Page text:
Many of you have probable heard of baby greens, especially baby spinach. Baby greens are small versions of fully mature plants that are picked before they are fully grown.

My husband’s micro pea greens

Microgreens are similar but are cut even younger in their growing lives. They are the first, tiny shoots of herbs, lettuces and other greens. They are usually grown in soil and require sunlight. They are harvested between 7 & 14 days after germination and are under 3 inches tall. Because of their small form, the flavor is said to be more intense than the mature greens.

Microgreens are different than sprouts as the latter are obtained by sprouting seeds in water to achieve germination. They are harvested within 2-3 days. As you may have heard in the news, sprouts do carry a higher risk of bacterial contamination that can cause illness. This concern has not been found with microgreens although caution is recommended depending on how the greens are grown, harvested and stored. Be sure to wash them thoroughly before consuming.

It is said that all the nutrients that you would find in the mature plant are packed into the microgreen version. That makes it possible to amp up the nutritional value of your salads (or other dishes) by adding just a small amount of these greens. Therefore, they are said to be nutrient-dense. One caveat is that the nutrient content can vary widely depending on where the microgreens are grown, when they are harvested and the kind of soil used.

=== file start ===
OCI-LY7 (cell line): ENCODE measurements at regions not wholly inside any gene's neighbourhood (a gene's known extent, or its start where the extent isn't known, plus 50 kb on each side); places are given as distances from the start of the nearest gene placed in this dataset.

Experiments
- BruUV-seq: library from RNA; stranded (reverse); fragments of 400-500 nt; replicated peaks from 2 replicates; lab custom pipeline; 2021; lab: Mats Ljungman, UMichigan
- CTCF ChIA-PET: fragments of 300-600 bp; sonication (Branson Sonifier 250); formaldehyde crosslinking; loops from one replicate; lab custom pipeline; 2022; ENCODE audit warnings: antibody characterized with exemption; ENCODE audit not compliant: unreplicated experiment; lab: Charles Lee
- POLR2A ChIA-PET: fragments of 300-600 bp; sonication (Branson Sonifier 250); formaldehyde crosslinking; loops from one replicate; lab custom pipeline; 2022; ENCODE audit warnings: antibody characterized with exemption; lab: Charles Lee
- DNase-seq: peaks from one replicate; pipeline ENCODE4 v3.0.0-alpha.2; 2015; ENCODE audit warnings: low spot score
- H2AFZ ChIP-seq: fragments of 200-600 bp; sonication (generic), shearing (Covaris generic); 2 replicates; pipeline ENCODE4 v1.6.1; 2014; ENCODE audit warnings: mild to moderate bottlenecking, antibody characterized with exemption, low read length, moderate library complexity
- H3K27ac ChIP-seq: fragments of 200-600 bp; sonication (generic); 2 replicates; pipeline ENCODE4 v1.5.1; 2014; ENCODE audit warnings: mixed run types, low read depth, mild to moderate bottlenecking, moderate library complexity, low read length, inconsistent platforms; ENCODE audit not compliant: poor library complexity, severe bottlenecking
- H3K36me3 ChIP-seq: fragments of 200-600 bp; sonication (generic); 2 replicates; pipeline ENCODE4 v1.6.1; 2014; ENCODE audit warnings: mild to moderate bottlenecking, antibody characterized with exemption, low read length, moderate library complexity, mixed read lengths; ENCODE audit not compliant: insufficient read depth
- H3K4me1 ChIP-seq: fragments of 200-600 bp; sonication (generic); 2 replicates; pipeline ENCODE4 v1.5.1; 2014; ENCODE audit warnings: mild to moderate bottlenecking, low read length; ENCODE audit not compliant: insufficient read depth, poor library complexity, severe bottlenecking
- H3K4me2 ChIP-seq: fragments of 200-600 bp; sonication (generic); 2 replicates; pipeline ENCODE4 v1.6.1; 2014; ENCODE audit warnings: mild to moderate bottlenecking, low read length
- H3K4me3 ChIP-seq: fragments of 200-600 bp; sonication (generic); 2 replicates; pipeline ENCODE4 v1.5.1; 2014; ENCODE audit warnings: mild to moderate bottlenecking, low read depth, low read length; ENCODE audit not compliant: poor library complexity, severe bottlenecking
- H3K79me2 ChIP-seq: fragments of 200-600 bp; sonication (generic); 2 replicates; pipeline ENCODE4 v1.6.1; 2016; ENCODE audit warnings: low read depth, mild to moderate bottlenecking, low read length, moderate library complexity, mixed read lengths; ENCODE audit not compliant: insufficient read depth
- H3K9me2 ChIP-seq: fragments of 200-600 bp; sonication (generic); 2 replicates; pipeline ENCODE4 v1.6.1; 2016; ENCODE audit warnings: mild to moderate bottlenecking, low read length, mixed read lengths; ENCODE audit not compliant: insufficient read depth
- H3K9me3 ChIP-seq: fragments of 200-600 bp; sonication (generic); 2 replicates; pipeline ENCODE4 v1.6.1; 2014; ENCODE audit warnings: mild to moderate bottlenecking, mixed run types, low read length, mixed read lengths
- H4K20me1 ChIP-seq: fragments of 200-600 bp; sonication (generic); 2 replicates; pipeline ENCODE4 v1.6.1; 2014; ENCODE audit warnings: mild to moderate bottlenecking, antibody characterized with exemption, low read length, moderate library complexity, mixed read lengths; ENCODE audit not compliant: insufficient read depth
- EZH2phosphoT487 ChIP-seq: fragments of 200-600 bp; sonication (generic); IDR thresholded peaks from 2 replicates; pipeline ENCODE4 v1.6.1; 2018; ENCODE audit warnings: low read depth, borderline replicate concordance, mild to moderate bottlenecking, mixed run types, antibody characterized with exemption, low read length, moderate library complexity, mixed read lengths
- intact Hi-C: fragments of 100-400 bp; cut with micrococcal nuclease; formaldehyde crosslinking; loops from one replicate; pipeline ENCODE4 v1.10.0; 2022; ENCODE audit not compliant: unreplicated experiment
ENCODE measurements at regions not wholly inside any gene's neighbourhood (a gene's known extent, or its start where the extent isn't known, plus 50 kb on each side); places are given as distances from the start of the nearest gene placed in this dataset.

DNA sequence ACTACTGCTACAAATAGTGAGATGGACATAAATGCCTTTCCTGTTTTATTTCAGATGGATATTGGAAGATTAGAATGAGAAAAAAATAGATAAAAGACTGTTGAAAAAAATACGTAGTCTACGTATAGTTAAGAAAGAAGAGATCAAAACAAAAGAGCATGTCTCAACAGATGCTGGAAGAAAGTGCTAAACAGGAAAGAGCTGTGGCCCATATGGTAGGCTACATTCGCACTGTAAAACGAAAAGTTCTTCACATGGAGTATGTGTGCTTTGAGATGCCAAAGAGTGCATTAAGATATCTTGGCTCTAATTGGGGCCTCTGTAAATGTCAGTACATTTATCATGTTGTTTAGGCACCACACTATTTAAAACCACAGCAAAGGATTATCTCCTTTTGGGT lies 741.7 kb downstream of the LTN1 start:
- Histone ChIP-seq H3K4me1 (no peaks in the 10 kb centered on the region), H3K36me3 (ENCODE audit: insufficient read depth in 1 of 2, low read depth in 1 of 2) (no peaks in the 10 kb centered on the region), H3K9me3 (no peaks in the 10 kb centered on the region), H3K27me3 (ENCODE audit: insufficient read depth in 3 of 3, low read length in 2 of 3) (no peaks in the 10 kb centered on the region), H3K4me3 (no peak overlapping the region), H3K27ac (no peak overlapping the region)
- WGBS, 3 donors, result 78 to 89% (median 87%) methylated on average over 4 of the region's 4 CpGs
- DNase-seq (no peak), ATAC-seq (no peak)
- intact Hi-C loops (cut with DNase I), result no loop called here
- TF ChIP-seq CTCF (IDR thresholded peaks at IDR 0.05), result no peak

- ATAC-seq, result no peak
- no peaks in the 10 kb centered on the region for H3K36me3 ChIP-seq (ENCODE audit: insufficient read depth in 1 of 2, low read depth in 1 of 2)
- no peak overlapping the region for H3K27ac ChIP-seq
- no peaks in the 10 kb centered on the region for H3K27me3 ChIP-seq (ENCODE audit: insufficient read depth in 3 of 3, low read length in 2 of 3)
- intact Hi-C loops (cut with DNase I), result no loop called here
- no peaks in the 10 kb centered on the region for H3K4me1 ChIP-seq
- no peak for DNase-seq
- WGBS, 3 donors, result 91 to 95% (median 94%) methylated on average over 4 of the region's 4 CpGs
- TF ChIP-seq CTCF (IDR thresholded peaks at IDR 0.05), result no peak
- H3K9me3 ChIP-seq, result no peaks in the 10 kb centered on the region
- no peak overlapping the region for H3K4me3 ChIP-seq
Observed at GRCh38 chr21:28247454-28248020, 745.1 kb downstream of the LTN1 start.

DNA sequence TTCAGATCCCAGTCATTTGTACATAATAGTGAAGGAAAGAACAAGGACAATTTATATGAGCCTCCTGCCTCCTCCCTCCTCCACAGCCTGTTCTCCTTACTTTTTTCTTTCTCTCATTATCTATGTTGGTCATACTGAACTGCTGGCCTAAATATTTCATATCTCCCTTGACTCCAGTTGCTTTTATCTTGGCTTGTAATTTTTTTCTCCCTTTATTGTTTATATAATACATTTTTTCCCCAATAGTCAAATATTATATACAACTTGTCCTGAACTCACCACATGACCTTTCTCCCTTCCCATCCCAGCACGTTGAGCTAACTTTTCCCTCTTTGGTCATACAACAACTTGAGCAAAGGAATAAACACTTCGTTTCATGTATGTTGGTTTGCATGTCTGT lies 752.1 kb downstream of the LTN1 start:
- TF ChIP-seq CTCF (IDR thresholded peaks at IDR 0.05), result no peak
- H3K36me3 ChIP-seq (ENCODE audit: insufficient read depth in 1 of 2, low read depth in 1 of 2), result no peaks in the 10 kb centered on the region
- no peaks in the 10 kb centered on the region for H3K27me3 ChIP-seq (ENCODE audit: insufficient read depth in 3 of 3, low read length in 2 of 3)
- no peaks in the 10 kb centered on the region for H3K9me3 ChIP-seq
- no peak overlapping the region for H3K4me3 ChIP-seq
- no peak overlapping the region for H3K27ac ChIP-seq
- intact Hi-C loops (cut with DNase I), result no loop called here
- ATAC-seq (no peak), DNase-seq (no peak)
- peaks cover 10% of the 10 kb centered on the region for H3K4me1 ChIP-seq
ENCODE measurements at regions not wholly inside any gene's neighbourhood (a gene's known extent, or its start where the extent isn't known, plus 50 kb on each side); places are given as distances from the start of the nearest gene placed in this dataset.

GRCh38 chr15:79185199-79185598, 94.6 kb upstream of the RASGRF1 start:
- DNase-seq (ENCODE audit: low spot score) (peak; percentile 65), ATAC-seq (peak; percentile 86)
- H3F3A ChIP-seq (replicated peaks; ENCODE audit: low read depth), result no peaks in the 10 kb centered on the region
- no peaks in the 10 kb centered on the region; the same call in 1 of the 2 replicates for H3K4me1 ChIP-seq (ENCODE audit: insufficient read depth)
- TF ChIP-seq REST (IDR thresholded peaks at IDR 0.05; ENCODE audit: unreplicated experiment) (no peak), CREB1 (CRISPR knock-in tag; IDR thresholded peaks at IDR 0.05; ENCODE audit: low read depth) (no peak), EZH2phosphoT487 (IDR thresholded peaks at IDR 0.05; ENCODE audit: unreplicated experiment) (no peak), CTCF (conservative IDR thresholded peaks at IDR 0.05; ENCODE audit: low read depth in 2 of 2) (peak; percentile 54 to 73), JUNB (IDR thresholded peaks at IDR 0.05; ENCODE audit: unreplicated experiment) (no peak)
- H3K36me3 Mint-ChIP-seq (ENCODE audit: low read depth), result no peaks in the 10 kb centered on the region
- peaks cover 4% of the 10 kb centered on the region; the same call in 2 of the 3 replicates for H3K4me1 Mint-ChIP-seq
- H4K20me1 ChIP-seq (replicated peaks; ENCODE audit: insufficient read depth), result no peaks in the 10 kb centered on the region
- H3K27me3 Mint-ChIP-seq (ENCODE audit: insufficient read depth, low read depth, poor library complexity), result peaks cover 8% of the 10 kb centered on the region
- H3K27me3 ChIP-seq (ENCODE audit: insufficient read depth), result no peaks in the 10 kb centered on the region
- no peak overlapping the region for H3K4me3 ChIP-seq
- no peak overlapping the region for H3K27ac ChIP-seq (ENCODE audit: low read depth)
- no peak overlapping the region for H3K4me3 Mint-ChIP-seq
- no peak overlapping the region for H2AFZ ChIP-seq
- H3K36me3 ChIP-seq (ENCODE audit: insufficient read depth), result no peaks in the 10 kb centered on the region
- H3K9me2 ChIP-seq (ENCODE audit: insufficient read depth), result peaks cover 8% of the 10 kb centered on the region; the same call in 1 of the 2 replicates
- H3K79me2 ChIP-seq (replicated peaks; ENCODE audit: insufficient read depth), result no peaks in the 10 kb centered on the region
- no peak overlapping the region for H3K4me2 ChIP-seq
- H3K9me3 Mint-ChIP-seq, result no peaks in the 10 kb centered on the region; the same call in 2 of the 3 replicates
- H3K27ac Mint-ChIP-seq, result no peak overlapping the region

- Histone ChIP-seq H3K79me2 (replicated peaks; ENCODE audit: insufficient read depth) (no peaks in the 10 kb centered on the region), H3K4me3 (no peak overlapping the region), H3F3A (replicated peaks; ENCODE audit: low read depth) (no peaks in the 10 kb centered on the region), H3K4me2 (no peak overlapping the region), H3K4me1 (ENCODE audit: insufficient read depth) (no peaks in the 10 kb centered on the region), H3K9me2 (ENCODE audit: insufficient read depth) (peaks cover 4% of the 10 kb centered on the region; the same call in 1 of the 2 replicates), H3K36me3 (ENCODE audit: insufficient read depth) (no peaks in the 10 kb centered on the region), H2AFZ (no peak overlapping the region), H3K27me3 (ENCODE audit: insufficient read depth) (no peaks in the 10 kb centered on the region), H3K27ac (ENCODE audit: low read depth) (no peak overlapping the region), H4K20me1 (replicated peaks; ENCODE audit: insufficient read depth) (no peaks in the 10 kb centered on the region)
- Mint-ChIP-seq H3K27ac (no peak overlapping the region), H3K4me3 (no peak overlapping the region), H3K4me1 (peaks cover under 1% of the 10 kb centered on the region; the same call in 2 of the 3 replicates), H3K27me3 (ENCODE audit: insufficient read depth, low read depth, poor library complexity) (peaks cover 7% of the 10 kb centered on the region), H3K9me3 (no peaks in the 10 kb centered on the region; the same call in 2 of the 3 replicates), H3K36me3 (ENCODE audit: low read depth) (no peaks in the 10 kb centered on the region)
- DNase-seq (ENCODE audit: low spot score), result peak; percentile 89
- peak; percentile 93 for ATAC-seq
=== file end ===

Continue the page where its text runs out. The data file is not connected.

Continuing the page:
The U.S. Department of Agriculture and the University of Maryland conducted a scientific analysis of nutrients in microgreens. The results were published in the Journal of Agricultural and Food Chemistry and were summarized in The Salt in 2012.

According to the study, “The researchers looked at four groups of vitamins and other phytochemicals – including vitamin C, vitamin E, and beta carotene — in 25 varieties of microgreens. They found that leaves from almost all of the microgreens had four to six times more nutrients than the mature leaves of the same plant. But there was variation among them – red cabbage was highest in vitamin C, for instance, while the green daikon radish microgreens had the most vitamin E.”

Some caution, though, that the amount nutrients can vary depending on how and where it is grown, handled and harvested. Not only are additional studies needed to evaluate the effect of these agricultural practices on nutrient retention but also to compare microgreens to their mature counterpart. Finally, according to the Agricultural Research Service, “no known study has been conducted to evaluate whether consumption reduces cardiovascular disease risk factors.”

In a 2018 issue of The Journal of Agricultural and Food Chemistry, the authors state that not only are they easy to grow but, “microgreens are environmentally friendly and serve as excellent sources of various nutrients.” They conclude that, “based on existing literature, microgreens appeared to be excellent low-caloric sources of nutrients and bioactive components. Based on their chemical compositions, we propose that these nutrient-rich plants may provide health-promoting effects related to abilities to prevent the development of the vast array of inflammatory-related chronic diseases.”

They do end with stating that more studies need to be done “to fully realize the value of microgreens in human health.”